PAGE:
U Student Recruitment Director Mateo Remsburg BA’94 (who holds a master’s from Kansas State) says that as word is spreading about the new profile goals for incoming freshmen, he is hearing a common refrain from high school counselors, who are saying, “Well, it’s about time.” One ripple effect will be that as U admissions requirements tighten and the University starts asking high schools for students’ final transcripts (instead of merely confirming that a student graduated), those students may be less likely to squander their senior year.
Change will be gradual. “It’s like a cruise ship; you can’t turn it on a dime,” Remsburg says. The challenge, he says, will be to become known as a “highly selective” school without being perceived as “elitist.” But morphing enrollment expectations will likely mean that marginal students who would have barely made it into the U in the past might not get a nod from the U down the road.
And more of those who do make it in will live on campus, if the U has its way. “I hate the term commuter campus,” Snyder says. She wants to see higher retention rates and students who are more invested in their university, and she believes more campus residents can help achieve those goals. But a new honors dorm won’t be enough, and estimates for new digs put the need at 1,000 to 2,000 beds down the road if the U wants to meet its campus living goal.
Getting students to stay through to graduation will be a key indicator that all of the elements of the new plan are working. The U’s freshman to sophomore retention rate now is around 87 percent, and the six-year graduation rate is 57 percent. That graduation rate ranks the U at third from last in comparison with 21 research-focused institutions nationwide, according to a November 2011 report released by the Utah Office of the Legislative Auditor General. Auditors noted that the University’s low rate also doesn’t compare well with the U’s new Pac-12 peers. The University “enrolls a relatively large percentage of students who are not ready to succeed,” the auditors said. “In mathematics and science in particular, many enrolled students [at the U] appear to be ill-prepared.”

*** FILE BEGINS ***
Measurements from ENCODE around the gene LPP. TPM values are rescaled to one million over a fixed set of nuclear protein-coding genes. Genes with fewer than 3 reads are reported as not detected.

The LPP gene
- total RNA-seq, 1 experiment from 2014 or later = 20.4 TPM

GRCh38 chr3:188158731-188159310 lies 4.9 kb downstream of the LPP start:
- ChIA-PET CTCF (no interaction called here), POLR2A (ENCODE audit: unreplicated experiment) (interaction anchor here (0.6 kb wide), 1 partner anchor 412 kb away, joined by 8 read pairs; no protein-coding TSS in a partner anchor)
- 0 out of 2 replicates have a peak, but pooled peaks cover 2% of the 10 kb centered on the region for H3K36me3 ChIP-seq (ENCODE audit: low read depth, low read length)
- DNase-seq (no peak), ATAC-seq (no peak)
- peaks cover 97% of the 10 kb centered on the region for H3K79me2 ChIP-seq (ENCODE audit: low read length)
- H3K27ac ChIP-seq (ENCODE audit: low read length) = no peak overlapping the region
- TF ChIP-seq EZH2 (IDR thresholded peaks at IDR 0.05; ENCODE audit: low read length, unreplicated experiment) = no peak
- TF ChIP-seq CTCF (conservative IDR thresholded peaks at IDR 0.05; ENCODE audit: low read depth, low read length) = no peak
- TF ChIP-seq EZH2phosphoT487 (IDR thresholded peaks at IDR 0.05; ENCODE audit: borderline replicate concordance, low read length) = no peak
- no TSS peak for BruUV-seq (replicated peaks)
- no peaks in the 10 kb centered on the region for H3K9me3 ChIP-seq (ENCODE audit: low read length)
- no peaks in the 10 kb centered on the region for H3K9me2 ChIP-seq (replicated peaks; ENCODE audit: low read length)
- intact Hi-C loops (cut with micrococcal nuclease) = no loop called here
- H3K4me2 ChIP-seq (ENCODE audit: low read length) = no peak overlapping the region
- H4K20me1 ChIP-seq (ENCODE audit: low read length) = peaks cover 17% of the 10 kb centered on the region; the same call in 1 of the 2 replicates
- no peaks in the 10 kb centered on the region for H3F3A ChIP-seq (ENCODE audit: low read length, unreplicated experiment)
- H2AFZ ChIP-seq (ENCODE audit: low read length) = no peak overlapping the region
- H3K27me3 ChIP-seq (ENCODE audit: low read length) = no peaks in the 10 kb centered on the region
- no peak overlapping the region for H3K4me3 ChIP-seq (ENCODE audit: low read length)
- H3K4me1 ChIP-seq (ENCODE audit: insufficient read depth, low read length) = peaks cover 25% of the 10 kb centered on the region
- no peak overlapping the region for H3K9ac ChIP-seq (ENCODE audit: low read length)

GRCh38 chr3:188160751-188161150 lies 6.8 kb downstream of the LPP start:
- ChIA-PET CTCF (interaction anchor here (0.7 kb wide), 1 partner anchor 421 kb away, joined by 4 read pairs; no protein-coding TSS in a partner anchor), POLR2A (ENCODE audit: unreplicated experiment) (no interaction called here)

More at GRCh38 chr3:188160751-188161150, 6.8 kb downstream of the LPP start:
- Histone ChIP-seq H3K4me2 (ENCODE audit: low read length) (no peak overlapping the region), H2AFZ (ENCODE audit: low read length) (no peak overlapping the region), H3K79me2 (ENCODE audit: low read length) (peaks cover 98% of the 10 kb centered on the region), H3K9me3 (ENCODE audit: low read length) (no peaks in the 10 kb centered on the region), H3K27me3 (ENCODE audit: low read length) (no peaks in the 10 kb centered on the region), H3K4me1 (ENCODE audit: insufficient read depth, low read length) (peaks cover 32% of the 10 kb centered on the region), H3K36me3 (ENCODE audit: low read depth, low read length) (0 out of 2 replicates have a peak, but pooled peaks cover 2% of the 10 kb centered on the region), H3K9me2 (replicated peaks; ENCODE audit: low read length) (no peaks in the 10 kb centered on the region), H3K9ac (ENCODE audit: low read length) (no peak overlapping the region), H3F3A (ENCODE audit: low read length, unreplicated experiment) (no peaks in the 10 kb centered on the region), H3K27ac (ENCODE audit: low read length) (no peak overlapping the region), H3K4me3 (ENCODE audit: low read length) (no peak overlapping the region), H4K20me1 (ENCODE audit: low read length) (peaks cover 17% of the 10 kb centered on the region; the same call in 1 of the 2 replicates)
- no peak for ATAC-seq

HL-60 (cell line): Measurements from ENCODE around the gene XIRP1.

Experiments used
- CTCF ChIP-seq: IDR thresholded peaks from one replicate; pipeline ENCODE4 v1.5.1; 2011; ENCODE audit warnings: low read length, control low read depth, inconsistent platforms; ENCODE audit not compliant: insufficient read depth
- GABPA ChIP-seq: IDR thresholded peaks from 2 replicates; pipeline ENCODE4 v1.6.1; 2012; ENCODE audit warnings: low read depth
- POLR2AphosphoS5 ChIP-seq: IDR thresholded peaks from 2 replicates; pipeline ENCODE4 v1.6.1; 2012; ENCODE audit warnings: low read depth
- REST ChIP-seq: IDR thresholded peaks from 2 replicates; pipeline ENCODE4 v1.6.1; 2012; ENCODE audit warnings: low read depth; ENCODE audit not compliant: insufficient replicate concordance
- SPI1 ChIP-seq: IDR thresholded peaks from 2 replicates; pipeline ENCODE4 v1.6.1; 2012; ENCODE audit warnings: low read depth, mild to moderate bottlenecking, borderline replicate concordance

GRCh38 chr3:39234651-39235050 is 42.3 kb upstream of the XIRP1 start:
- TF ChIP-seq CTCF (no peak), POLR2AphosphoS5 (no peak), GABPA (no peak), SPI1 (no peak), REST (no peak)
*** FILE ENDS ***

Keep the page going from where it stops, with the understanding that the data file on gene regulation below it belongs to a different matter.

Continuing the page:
Utah has a few more unique reasons why college retention and graduation rates lag. Snyder notes that many U students from Utah postpone college until after serving a mission for The Church of Jesus-Christ of Latter-day Saints—young LDS men typically serve two-year missions, while women may serve 18 months. Some students drop out to get married and start families. Others attend classes only when they believe they can afford them.
U officials hope that luring higher-achieving students from Utah and across the nation, in addition to more students living on campus, will mean more graduates. Parker knows she has a huge task: She will craft and put in place the new plan by August, and then there will be yearly analyses. In three to five years, the U will assess how it’s doing with the plan and its enrollment goals, including whether more academically stellar students like Foott have opted to attend the U.
“It is an ongoing process that we will continue to build upon,” Parker says. “It is the way we should be doing business.”
—Stephen Speckman is a freelance writer and photographer based in Salt Lake City.